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Review
February 10, 2020

Clinical Advances in Sex- and Gender-Informed Medicine to Improve the Health of All: A Review

Author Affiliations
  • 1Department of Obstetrics, Gynecology, and Reproductive Biology, Brigham and Women’s Hospital, Boston, Massachusetts
  • 2Harvard Medical School, Boston, Massachusetts
  • 3Mary Horrigan Connors Center for Women’s Health and Gender Biology, Brigham and Women’s Hospital, Boston, Massachusetts
  • 4Ann Romney Center for Neurological Diseases, Department of Neurology, Brigham and Women’s Hospital, Boston, Massachusetts
  • 5Division of Endocrinology, Diabetes, and Hypertension, Department of Medicine, Brigham and Women’s Hospital, Boston, Massachusetts
  • 6Division of Women’s Health, Department of Medicine, Brigham and Women’s Hospital, Boston, Massachusetts
  • 7Department of Neurology, Brigham and Women’s Hospital, Boston, Massachusetts
  • 8Department of Psychiatry, Massachusetts General Hospital, Boston, Massachusetts
  • 9Department of Obstetrics, Gynecology, and Reproductive Biology, Massachusetts General Hospital, Boston, Massachusetts
  • 10Department of Psychiatry, Brigham and Women’s Hospital, Boston, Massachusetts
  • 11Division of Preventive Medicine, Department of Medicine, Brigham and Women’s Hospital, Boston, Massachusetts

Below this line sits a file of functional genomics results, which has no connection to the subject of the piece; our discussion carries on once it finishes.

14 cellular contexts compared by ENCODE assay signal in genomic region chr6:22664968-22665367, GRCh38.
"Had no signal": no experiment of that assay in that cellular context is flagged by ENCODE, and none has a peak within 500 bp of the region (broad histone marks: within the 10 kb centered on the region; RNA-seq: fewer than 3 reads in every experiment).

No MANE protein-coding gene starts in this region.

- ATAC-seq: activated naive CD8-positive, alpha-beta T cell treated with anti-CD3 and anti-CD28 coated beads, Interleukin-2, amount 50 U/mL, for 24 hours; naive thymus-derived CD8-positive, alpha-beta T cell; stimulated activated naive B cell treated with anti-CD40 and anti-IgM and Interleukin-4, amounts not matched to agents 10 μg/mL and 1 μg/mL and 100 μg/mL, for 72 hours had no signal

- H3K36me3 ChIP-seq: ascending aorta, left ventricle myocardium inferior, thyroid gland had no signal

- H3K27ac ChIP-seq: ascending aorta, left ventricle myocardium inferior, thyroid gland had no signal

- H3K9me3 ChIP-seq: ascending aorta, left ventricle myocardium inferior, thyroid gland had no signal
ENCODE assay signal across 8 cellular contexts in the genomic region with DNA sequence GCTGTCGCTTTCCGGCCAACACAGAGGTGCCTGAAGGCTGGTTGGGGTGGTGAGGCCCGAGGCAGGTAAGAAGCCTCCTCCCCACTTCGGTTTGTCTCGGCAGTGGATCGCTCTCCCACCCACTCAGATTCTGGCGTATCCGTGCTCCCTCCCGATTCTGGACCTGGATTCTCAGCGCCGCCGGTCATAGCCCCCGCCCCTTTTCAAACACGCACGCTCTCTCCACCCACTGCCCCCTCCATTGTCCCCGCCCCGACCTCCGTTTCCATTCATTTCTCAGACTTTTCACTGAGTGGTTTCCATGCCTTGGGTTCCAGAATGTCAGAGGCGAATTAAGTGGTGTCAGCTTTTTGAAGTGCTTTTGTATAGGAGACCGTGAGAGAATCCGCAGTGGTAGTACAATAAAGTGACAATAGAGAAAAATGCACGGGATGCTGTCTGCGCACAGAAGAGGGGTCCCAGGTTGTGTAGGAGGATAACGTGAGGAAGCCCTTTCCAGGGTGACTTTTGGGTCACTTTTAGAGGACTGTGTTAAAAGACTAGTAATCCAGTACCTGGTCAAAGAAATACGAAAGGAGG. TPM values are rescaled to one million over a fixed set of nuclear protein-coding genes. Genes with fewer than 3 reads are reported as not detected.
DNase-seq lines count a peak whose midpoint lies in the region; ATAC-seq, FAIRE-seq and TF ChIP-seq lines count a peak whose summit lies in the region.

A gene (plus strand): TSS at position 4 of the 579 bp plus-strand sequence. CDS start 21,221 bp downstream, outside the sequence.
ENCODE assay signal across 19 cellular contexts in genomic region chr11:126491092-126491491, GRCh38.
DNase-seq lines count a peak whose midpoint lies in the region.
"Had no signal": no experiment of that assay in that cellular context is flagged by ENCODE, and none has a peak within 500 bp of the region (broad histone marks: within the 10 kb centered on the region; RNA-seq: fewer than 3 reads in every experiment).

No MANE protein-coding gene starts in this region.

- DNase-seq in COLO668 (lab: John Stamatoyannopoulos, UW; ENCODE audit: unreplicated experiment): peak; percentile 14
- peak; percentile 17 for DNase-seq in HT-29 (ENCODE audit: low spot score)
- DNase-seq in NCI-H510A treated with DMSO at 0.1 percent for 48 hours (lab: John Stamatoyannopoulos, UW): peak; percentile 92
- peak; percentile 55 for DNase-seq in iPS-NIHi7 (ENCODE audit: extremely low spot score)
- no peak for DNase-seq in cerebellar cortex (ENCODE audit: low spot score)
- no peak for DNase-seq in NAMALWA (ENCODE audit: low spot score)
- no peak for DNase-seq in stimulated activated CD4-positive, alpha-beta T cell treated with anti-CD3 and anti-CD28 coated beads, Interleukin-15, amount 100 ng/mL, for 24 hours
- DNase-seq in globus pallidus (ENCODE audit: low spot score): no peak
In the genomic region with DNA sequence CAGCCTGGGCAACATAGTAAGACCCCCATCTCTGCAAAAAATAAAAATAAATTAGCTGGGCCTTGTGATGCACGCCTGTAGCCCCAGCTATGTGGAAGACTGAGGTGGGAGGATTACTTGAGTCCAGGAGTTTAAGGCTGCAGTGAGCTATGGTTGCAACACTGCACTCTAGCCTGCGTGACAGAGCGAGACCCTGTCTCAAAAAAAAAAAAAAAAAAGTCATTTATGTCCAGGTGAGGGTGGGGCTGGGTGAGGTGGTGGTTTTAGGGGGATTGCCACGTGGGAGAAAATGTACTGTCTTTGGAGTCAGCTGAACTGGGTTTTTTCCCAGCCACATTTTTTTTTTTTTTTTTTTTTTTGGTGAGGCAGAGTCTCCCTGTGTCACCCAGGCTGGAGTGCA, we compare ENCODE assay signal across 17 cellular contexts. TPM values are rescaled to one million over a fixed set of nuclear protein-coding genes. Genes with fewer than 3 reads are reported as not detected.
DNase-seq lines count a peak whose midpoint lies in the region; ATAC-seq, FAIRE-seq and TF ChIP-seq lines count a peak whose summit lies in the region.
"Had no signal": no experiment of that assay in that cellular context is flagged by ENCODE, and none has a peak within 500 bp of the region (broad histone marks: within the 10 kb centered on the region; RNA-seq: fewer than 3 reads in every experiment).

JAMA Intern Med. Published online February 10, 2020. doi:10.1001/jamainternmed.2019.7194
Abstract

Importance  Biological sex and sociocultural gender represent major sources of diversity among patients, and recent research has shown the association of sex and gender with health. A growing body of literature describes widespread associations of sex and gender with cells, organs, and the manner in which individual patients interact with health care systems. Sex- and gender-informed medicine is a young paradigm of clinical practice and medical research founded on this literature that considers the association of sex and gender with each element of the disease process from risk, to presentation, to response to therapy.

Observations  Characteristics that underlie sex and gender involve both endogenous and exogenous factors that change throughout the life course. This review details clinical examples with broad applicability that highlight sex and gender differences in the key domains of genetics, epigenomic modifiers, hormonal milieu, immune function, neurocognitive aging process, vascular health, response to therapeutics, and interaction with health care systems. These domains interact with one another in multidimensional associations, contributing to the diversity of the sex and gender spectra. Novel research has identified differences of clinical relevance with the potential to improve care for all patients.

Conclusions and Relevance  Clinicians should consider incorporating sex and gender in their decision-making to practice precision medicine that integrates fundamental components of patient individuality. Recognizing the biological and environmental factors that affect the disease course is imperative to optimizing care for each patient. Research highlights the myriad ways sex and gender play a role in health and disease. However, these clinically relevant insights have yet to be systematically incorporated into care. The framework described in this review serves as a guide to help clinicians consider sex and gender as they practice precision medicine.

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